Ixia Vision One Consolidates Acquired Tech

Ixia leverages technologies gained through multiple acquisitions to power new network visibility appliance.

By Sean Michael Kerner | Posted Mar 14, 2016
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In the modern networking environment, traffic can come from many different locations, including virtual machines, other servers in a data center, and endpoints. In a bid to help enterprises get visibility into what's running on their network, Ixia has released its Vision One technology, which offers the promise of end-to-end network visibility.

"We've built Vision One as an integration of all the different technologies that Ixia has," Glenn Chagnot, Senior Director of Product Management at Ixia, told Enterprise Networking Planet.

Chagnot explained that Vision One is an intelligent network packet processor, meaning the device has an FPGA and a network processor on the appliance to forward and process data packets.

Ixia's patented filter compiler technology accelerates the configuration of rules to help see and understand all traffic. Going a step further, the Vision One is also able to decrypt HTTPS-encrypted web traffic, which is then run through a deep packet inspection engine. The Deep Packet Inspection capability comes to Ixia by way of its 2012 acquisition of BreakingPoint for $160 million.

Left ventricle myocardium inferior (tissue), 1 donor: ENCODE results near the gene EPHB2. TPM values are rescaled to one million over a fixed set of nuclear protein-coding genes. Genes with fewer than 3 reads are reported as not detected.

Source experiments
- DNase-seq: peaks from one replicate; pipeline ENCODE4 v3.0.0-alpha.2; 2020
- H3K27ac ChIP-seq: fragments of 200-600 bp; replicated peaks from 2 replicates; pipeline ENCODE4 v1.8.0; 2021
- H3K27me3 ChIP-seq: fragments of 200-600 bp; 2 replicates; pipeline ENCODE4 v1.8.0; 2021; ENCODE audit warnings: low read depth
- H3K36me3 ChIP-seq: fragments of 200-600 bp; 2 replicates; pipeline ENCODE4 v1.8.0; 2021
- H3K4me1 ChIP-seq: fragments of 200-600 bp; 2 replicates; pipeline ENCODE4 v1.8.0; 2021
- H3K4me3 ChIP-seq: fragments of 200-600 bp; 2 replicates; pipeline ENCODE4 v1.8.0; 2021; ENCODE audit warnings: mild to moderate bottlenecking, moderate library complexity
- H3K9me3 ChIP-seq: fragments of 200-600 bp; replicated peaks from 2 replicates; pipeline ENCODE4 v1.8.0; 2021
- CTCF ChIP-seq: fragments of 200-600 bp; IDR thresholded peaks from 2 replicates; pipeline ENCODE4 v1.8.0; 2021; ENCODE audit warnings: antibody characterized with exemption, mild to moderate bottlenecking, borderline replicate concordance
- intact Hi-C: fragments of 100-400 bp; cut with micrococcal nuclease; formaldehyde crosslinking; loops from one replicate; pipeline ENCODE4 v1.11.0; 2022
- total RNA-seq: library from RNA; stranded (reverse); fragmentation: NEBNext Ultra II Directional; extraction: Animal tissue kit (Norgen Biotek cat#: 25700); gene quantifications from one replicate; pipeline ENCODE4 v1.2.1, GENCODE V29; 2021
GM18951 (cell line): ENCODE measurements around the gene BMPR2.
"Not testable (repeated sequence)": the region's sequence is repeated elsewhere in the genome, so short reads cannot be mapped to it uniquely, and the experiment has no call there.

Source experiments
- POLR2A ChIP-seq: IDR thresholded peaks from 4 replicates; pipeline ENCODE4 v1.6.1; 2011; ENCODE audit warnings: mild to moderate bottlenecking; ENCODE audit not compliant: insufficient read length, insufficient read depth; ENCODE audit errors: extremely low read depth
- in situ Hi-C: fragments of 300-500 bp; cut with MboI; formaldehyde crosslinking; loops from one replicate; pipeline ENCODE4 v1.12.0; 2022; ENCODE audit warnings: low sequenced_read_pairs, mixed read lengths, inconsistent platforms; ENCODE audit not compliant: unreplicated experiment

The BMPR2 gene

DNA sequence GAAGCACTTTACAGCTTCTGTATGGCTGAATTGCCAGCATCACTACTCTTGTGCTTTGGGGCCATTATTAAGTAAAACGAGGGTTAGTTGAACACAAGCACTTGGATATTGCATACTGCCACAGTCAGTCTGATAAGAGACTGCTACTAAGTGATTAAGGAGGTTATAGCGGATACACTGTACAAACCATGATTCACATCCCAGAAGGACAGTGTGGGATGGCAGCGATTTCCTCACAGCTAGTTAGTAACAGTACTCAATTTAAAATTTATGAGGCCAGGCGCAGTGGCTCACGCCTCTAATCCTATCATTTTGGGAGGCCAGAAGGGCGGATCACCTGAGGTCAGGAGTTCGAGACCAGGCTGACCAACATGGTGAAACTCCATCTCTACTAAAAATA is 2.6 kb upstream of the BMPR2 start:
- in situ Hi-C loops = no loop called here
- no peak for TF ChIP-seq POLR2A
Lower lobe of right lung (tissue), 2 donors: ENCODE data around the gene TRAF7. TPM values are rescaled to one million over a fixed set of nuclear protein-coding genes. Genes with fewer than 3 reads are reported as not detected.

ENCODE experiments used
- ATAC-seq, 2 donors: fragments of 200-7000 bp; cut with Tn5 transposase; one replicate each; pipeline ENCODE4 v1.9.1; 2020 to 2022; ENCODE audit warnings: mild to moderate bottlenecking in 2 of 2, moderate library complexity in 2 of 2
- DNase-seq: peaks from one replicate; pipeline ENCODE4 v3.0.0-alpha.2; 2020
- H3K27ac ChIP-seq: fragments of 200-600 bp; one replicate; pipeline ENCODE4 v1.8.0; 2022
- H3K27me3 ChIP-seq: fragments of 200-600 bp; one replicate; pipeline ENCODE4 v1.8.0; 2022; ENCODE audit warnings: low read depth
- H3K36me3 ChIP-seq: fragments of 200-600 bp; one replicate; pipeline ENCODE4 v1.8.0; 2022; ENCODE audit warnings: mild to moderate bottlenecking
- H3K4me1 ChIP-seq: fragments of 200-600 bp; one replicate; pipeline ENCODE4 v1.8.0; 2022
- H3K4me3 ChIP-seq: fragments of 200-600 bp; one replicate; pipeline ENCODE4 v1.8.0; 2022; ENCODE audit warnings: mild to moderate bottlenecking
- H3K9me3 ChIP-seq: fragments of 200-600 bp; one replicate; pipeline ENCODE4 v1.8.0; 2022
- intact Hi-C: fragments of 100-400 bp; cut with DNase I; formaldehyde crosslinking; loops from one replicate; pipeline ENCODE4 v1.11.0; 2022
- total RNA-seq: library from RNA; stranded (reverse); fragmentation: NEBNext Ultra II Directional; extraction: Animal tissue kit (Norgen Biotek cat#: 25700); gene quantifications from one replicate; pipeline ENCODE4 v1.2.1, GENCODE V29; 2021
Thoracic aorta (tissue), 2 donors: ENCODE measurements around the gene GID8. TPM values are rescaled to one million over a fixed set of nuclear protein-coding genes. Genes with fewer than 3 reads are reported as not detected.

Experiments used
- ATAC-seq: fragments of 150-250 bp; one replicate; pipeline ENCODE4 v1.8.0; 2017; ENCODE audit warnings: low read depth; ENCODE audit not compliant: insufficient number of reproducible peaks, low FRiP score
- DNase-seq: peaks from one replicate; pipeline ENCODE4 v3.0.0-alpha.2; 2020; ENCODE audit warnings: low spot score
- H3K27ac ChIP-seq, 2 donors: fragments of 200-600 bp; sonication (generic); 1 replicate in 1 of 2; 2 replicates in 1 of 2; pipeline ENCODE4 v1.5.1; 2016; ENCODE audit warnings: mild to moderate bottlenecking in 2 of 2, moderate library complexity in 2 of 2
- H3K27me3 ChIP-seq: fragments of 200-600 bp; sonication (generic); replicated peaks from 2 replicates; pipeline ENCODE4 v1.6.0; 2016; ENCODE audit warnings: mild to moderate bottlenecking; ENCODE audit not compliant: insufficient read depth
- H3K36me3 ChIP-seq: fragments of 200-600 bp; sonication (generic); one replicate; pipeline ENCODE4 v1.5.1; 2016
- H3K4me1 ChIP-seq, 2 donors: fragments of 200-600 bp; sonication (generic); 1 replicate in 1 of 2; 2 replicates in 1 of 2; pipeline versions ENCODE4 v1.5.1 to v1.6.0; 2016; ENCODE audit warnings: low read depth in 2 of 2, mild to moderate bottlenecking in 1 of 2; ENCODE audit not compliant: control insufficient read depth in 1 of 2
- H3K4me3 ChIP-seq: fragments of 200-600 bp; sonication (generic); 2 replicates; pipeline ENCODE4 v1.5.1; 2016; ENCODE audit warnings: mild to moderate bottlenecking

Vision One also leverage technologies that Ixia gained through its 2013 acquisition of Net Optics. From the Net Optics Xstream product family, the Vision One integrates inline functionality that enables organizations to insert firewall or IPS devices into the visibility patch and be able to scale.

Ixia also acquired networking visibility vendor Anue in 2012, in a deal valued at $145 million. Vision One integrates Anue's Net Tool Optimizer technology, which provides what Chagnot referred to as zero-loss packet processing, which can be helpful for operations like deduplication.

"So if I have multiple network taps into a network and I'm feeding data to my network analysis tools, I don't need multiple copies of the same data packet," Chagnot said. "We're able to strip out the redundant data and then do thinks like insert time stamps to provide precision on when data is received."

Sean Michael Kerner is a senior editor at Enterprise Networking Planet and InternetNews.com. Follow him on Twitter @TechJournalist.

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